William Roberts K-8, Erik Cohen—We use several curriculums and instructional approaches to differentiate our instruction. We embrace the inquiry model of learning in which teachers facilitate student learning in a manner that captures creativity, collaboration, communication and curiosity.
What is your favorite memory from this past school year?
Denver Discovery School, Kristen Atwood—One of the ideal moments this past year was when we took our kids for the annual trip to the woods. We were having a morning celebration meeting and sitting in this prairie below Longs Peak. A child said to another, ‘I have been in middle school with you now for six weeks and I sit near you in science, but I didn’t know who you were. This camp experience allowed me to know who you are, and now I have 100 new friends.’
DSST: Conservatory Green, John Clark—My favorite memories always center around our end of trimester award ceremonies. While we do a lot to celebrate our students on a weekly basis, including weekly awards and shout-outs, these end of the trimester celebrations truly recognize the immense value that our students bring to our community.
DSST: Stapleton, Jessica Heesacker—Once a month we have what is called ‘Ubuntu,’ which is African philosophy that means ‘I am, because we are.’ During this time, groups of students from sixth, seventh and eighth grades combine and spend time building community and having a lot of fun. Some activities that students do at this time might be a scavenger hunt competition, creating human pyramids in the commons, discussing the history and purpose of selfies, discussing the importance of community, and many, many more things.
McAuliffe IB, Kurt Dennis—Last year we had our first large-scale musical production. It was really fun and impressive to see how powerful musical theater can be in a school. To have kids who have never sang solos in front of 500 people is really powerful. The great thing is that every kid has the opportunity to participate because there are large casts and multiple productions. We heavily invest in the arts here.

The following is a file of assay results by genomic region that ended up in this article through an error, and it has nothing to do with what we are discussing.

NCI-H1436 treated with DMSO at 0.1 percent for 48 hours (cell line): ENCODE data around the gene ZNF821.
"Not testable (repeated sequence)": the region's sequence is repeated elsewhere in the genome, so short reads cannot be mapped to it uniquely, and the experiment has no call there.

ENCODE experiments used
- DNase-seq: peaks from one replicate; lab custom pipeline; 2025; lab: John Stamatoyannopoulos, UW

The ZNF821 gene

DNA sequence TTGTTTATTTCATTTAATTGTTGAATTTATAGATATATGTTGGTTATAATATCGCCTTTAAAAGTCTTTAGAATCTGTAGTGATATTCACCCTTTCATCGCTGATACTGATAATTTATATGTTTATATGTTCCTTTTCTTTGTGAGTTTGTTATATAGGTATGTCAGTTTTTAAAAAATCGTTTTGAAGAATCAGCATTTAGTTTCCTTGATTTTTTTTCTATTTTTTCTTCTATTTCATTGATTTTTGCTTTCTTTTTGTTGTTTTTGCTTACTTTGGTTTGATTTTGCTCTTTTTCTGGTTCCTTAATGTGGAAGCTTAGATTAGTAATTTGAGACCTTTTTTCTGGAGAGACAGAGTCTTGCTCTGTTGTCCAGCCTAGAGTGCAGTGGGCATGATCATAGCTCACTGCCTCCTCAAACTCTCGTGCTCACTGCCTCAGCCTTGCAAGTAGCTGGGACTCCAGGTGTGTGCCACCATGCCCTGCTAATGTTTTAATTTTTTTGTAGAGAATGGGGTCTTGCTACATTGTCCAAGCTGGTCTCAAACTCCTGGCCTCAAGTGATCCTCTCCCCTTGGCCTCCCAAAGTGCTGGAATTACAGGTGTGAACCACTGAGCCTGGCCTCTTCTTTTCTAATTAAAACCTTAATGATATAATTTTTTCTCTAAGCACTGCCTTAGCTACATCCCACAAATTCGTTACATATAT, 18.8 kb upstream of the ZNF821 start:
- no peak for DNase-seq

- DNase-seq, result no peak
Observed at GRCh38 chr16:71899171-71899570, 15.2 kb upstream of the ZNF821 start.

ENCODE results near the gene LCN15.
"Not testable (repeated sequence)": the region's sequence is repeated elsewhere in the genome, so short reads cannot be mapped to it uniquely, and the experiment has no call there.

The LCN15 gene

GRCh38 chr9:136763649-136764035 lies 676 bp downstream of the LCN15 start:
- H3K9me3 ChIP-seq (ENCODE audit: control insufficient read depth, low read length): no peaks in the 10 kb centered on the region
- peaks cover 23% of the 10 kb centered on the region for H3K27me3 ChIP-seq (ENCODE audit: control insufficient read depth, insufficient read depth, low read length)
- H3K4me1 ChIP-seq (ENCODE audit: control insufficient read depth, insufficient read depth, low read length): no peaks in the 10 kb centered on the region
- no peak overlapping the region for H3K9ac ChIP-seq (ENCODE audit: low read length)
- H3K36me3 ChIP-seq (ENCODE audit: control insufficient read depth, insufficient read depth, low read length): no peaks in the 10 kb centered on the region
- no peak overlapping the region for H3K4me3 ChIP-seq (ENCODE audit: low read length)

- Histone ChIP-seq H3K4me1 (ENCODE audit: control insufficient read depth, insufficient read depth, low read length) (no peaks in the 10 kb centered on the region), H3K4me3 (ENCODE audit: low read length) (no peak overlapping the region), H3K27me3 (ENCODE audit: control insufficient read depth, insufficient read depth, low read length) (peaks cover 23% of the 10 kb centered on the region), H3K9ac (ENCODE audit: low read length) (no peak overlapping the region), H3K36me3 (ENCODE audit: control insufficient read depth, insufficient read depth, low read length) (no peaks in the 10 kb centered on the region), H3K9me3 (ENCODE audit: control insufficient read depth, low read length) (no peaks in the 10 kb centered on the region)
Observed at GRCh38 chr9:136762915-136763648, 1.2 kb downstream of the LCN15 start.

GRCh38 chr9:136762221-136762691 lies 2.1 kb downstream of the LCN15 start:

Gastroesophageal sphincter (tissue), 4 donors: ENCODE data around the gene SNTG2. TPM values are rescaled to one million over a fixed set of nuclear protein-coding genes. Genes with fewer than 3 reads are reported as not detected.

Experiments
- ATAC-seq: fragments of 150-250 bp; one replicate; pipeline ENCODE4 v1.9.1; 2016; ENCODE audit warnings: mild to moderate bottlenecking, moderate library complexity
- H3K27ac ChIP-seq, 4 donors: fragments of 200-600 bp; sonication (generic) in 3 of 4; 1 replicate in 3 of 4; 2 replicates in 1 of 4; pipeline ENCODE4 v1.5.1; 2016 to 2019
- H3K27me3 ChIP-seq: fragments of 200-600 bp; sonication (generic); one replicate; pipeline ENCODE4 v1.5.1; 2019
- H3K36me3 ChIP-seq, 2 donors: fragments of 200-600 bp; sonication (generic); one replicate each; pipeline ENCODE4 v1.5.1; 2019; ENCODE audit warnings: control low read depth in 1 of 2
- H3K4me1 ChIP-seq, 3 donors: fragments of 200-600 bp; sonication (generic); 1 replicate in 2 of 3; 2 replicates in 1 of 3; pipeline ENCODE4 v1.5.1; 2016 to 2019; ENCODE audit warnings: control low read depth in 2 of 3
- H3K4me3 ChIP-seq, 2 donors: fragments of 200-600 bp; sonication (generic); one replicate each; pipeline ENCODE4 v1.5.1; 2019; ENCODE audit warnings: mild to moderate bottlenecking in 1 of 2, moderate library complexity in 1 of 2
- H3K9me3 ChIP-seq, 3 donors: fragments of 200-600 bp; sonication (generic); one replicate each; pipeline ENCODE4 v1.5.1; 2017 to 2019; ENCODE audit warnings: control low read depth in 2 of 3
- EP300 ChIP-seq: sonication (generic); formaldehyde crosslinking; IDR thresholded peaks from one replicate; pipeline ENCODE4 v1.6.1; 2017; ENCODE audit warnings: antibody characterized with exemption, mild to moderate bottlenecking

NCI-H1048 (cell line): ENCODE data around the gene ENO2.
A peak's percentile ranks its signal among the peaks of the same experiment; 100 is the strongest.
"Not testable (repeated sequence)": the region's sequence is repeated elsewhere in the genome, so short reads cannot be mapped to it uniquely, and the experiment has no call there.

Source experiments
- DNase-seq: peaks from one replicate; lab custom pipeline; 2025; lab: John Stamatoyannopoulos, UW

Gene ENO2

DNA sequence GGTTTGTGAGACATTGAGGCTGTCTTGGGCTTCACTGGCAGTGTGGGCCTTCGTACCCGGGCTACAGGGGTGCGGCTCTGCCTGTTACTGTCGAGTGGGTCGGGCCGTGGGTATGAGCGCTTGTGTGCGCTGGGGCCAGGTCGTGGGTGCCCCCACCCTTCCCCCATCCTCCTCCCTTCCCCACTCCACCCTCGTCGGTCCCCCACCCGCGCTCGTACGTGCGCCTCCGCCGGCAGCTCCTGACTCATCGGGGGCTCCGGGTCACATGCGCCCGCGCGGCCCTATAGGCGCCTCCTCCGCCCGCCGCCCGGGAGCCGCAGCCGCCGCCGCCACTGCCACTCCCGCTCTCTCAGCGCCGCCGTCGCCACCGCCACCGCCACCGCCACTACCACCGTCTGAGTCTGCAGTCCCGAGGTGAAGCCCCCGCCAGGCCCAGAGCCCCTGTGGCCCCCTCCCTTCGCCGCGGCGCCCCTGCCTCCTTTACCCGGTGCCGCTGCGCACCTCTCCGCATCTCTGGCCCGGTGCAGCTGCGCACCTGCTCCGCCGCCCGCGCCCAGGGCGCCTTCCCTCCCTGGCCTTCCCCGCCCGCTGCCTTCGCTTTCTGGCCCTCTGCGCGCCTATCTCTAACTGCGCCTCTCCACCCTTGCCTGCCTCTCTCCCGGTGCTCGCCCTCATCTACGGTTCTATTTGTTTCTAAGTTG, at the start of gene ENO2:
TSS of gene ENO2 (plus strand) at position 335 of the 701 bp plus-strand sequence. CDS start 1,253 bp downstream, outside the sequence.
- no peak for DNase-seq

William Roberts K-8, Erik Cohen—My favorite memory is when we did a Halloween Trick-or-Treat street, where the middle school students hosted a trick-or-treat for grades K-2. It’s amazing to see how much our middle school students embrace leadership and their place as role models in the school.”
Tell us about yourself.
Denver Discovery School, Kristen Atwood—I am pleased to announce that this will be my 19th year working in Denver Public Schools. My husband, Tom, and I have two beautiful children and a foster dog named Earnest. We love hosting gatherings of family and friends and watching new connections form.
DSST: Conservatory Green, John Clark—I graduated from the University of Notre Dame where I earned a BA in English and a MA in education. For two years, I worked for the Alliance for Catholic Education, which serves under-resourced parochial schools in Denver. I joined DSST: Stapleton Middle School in 2010 and taught eighth-grade English for two years. This year, I was one of three people selected to the first cohort of Associate School Directors at DSST. This role has been instrumental in providing leadership in instructional support, school culture and parent outreach. I have been married to my wife, Megan (who is currently a law school student), for three years. In my free time I enjoy reading, skiing, the outdoors, and watching Notre Dame football.
DSST: Stapleton, Jessica Heesacker—Here is a little about me:
- Went to college at Univ of Nebraska Lincoln
- Majored in secondary education
- Did Americorps in Chicago after college (program called City Year) working with elementary students who were reading below grade level and ran an after school program and did service projects on the weekends
- Worked on the west side of Chicago for 5 years following Americorps as a teacher and assistant principal
- Received my masters degree in school leadership from Concordia in Chicago before moving to Denver
- This is my 6th year with DSST – Stapleton. Started as a 7th grade teacher, became the Director of Curriculum and Instruction, then the Associate School Director, and then now in my second year as Director
McAuliffe IB, Kurt Dennis—My wife, two daughters and I have lived in Stapleton for more 12 years. Shelby works at Swigert and the girls go to school there. We enjoy commuting on our bikes together when the weather allows. I speak Spanish and taught English as a Second Language for eight years before becoming a principal.
William Roberts K-8, Erik Cohen—I have more than ten years of experience as an educator and administrator in the high school and middle school settings. While completing my doctorate at The Ohio State University, I was the founding principal of an innovative, charter Middle School with an emphasis on STEAM and experiential learning. My passion is working with students; I believe all students have the innate capacity to be successful, take pride in their culture and shape the world around them. I believe it is our job as educators to support, nurture and guide them in this journey.